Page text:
Companies are now routinely performing this process for key positions/departments which are considered to be of particular risk to protect themselves against the following scenarios:

  • An employee leaves, deleting company information that may be useful or ‘mission critical’ to the business.
  • An employee leaves and six months later starts a new business in competition and corporate clients start to defect.
  • An employee is dismissed, claims harassment, bullying and unfair dismissal.

In these scenarios a copy of the hard drive is available to perform a post-event investigation, if required. A forensic investigator will consider:

  • What systems the suspect has access to and what means are used to access these?
  • Can anyone else other than the suspect access these systems using the same methods?
  • If so, can we determine who is responsible for any given action?
  • Does the suspect work off several machines or just one?
  • Do they have a personal drive?
  • Is it possible that there are other people involved?

It is vitally important that this process is undertaken professionally. Employees are becoming much better informed of their rights and if the investigation is performed incorrectly then it is often the company that can be shown to be at fault and an employment tribunal could ensue. Should the results of an investigation be questioned by an employment lawyer, your client may easily find itself accused of evidence tampering, discrimination and wrongful dismissal.

What can we do about it?

It is vital that law firms advise their clients to have a robust, well-communicated policy dictating the use of company systems, electronic devices and the transfer of company information making the necessary caveats governing the acceptable transmission of data. This policy should not stand alone, but should be part of every employment contract.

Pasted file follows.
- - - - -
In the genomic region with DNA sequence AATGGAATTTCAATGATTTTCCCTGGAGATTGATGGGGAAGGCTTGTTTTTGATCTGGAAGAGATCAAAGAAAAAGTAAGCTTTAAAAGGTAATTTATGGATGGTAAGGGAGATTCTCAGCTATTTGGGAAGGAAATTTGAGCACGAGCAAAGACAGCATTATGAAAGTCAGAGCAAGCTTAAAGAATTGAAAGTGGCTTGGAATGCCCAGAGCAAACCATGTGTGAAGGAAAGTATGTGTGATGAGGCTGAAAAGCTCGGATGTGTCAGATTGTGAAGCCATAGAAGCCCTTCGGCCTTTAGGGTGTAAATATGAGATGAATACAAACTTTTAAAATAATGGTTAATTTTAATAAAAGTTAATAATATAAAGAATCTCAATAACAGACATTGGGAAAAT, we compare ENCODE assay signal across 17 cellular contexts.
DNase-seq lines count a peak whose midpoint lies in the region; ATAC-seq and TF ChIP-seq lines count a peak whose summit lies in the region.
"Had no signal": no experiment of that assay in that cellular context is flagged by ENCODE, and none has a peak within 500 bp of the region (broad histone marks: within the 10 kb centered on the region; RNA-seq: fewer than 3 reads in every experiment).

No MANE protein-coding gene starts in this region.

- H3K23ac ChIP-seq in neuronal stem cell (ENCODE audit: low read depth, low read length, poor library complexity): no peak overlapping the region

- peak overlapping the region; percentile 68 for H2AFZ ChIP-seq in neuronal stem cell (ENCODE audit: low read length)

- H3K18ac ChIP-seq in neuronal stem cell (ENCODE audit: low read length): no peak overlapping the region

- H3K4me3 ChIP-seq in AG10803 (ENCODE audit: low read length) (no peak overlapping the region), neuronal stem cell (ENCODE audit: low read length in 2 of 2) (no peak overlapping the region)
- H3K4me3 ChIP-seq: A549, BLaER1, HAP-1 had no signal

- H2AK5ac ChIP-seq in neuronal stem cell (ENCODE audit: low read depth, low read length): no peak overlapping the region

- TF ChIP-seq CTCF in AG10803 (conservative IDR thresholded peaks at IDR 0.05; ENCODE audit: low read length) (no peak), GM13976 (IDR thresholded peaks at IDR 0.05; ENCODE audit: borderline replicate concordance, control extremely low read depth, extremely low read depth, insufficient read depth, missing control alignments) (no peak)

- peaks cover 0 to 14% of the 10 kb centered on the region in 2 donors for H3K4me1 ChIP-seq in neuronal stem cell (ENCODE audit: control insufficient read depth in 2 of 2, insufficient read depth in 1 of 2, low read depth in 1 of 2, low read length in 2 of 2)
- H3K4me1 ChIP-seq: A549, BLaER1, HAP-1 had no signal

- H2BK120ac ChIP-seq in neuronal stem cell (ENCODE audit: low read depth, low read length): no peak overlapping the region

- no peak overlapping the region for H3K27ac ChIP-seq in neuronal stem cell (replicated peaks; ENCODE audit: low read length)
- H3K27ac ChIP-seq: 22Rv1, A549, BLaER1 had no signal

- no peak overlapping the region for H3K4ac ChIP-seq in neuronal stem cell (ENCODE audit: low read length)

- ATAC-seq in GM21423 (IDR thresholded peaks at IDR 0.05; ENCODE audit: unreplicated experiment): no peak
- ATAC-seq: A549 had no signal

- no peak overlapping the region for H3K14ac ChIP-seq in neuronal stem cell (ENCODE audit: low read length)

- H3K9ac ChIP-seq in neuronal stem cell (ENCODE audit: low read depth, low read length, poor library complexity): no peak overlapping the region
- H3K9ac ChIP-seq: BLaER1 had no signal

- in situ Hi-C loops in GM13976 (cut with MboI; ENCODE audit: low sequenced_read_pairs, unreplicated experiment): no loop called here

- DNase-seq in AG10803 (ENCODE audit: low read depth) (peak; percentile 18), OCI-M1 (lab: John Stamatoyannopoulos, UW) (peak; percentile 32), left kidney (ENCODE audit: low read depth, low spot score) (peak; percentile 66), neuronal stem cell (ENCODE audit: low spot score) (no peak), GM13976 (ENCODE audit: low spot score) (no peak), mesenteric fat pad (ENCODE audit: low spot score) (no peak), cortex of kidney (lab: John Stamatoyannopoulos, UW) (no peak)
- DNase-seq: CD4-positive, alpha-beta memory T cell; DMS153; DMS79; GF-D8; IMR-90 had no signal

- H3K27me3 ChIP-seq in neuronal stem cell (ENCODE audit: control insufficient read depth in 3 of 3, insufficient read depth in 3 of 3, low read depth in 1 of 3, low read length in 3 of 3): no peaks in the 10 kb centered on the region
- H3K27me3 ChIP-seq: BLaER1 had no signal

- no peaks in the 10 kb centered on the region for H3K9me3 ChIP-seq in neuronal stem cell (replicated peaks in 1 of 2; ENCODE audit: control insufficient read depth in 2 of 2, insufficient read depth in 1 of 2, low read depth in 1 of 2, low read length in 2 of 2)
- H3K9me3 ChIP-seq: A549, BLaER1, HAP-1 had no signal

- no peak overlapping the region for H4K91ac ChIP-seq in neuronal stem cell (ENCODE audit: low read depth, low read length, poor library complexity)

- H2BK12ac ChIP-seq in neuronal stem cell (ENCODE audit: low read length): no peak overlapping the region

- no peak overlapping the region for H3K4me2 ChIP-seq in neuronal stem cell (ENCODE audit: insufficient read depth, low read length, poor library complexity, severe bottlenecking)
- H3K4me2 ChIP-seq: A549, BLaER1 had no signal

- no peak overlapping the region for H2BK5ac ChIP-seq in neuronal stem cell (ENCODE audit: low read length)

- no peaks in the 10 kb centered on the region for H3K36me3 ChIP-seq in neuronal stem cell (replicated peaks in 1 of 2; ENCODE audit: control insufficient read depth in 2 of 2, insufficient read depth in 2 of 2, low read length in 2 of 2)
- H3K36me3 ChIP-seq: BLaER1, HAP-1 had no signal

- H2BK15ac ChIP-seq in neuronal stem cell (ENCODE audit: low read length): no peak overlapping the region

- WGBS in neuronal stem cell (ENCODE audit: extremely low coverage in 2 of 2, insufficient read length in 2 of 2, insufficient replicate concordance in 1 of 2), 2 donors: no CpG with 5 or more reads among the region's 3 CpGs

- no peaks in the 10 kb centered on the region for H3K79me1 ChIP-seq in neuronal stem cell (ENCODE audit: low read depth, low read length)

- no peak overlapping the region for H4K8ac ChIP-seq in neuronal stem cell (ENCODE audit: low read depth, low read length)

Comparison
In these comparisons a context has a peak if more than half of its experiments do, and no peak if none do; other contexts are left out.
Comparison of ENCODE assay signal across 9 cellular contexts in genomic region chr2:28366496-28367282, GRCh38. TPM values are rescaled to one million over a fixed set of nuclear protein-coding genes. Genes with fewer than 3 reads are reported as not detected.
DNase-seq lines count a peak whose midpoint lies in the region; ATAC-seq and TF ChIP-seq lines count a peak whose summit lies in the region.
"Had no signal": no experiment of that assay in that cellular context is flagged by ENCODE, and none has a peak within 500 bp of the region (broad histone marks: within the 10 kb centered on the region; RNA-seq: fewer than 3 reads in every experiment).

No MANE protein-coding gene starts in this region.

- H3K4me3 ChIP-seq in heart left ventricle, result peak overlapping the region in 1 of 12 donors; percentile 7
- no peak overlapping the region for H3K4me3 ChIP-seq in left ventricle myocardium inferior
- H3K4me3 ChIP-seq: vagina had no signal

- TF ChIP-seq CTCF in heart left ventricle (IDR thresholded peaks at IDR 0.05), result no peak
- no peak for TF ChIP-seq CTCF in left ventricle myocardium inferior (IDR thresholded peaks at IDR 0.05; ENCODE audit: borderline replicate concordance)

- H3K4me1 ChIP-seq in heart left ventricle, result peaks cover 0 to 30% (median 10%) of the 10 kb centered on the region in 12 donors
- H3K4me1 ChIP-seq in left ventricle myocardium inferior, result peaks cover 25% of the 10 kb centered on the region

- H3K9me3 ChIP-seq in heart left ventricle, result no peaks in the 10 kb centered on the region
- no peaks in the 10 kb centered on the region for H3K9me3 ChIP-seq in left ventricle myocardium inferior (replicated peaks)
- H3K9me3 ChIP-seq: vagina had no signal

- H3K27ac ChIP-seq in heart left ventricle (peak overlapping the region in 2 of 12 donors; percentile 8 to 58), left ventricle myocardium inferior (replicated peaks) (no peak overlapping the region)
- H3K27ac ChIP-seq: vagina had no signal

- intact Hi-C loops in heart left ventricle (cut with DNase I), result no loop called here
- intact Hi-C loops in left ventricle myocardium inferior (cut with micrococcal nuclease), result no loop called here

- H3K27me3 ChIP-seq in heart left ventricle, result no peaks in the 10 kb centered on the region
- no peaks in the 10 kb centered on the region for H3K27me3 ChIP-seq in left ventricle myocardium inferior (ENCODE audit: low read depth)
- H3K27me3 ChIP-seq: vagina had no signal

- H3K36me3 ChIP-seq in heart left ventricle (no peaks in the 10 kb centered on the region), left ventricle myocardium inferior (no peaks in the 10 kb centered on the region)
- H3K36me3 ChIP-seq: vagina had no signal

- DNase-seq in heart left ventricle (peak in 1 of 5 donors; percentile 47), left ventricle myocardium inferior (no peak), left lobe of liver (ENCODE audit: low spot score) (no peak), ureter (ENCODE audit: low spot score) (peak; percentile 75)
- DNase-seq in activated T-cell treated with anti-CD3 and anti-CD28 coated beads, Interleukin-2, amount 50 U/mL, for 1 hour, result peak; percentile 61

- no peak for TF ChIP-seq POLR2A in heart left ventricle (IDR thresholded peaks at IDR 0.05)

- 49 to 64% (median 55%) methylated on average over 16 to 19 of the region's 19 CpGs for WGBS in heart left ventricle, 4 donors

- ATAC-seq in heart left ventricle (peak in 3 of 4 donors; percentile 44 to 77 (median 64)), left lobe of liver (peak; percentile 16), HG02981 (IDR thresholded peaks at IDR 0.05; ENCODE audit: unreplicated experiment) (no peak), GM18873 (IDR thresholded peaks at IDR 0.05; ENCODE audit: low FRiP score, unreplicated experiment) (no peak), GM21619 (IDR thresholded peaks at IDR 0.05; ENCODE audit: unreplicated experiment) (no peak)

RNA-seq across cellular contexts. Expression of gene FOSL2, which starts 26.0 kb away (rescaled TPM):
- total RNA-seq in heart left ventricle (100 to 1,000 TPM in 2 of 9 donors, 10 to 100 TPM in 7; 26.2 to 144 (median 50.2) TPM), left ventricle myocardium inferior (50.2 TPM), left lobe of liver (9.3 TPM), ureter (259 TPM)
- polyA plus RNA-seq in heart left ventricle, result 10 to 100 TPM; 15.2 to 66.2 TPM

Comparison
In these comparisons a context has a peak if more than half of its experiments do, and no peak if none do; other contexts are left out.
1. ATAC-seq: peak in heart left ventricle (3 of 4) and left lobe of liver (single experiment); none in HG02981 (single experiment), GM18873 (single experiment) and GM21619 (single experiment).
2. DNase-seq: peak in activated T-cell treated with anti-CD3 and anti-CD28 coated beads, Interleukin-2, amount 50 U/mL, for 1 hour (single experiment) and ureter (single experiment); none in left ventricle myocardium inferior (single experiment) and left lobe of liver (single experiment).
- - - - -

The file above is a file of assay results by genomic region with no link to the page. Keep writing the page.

It is equally important that the policy be continually updated - along with non-compete and non-solicit agreements - to reflect changes in company technology, equipment and evolutions in the outside digital world. For example, the recent furore about compromised LinkedIn accounts raised questions about whose information was actually at risk: the individual LinkedIn account holder, or the company they work for.

Training should be conducted on a suitably regular basis or when the policy is updated and must be documented thoroughly. If an employment dispute regarding the theft of data ever does develop, taking these steps will demonstrate that your client underwent significant efforts to ensure compliance with the policy. From a technical standpoint, the challenge arises as clients attempt to balance the protection of sensitive business information whilst still providing employees with access to information required to fulfil their daily job responsibilities. This is a constant juggling act because of the requirement to allow sensible access to data, while also taking steps to protect it. A middle ground needs to be found in line with an organisation’s policy on application control and use of USB ports/portable devices.

Finally, law firms should advise clients on their readiness to deal with computer forensics investigations when faced with a potential case of IP theft. This involves having roles and responsibilities assigned internally, including ensuring someone is able to give authority to proceed with an investigation and who is allowed to communicate to questions from the media.


When faced with a data-theft incident, employing the correct practices the first time are crucial in helping organisations to defend their position and protect what belongs to them. A small investment which equips key staff with the knowledge and understanding of how to respond to a relatively rare but complex situation could make all the difference to the outcome of their case.

Ben Fielding is business development manager at Kroll Ontrack